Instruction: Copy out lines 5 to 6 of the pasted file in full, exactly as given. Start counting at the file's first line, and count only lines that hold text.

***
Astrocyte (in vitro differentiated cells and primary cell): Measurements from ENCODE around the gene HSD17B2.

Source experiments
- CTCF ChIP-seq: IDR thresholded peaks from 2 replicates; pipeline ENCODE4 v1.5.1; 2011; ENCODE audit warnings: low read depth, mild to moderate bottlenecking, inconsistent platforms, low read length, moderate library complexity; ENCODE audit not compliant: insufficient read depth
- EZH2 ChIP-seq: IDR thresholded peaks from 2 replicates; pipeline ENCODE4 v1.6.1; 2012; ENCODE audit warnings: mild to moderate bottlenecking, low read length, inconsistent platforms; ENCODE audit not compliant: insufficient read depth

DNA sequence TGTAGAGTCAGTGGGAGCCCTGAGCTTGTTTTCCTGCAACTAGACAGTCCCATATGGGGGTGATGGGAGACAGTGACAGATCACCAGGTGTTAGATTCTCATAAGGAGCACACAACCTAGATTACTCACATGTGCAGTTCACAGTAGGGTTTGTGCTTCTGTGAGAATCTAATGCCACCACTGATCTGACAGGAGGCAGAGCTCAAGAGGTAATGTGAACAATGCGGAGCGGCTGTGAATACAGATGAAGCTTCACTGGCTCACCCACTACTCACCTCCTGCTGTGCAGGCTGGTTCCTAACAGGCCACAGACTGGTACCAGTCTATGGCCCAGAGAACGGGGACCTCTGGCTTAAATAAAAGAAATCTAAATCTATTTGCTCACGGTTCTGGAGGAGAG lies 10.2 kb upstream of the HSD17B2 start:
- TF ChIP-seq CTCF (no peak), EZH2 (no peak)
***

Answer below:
DNA sequence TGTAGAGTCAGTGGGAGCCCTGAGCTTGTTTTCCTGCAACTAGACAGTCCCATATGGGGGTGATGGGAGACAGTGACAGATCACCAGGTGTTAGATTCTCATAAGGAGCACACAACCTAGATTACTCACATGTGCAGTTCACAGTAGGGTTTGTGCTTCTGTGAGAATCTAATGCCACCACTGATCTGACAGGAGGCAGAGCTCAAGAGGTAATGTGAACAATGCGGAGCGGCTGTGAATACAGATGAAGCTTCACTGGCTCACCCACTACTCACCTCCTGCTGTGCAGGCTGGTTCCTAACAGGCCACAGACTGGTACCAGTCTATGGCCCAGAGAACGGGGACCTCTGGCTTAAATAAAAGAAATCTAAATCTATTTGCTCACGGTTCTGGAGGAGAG lies 10.2 kb upstream of the HSD17B2 start:
- TF ChIP-seq CTCF (no peak), EZH2 (no peak)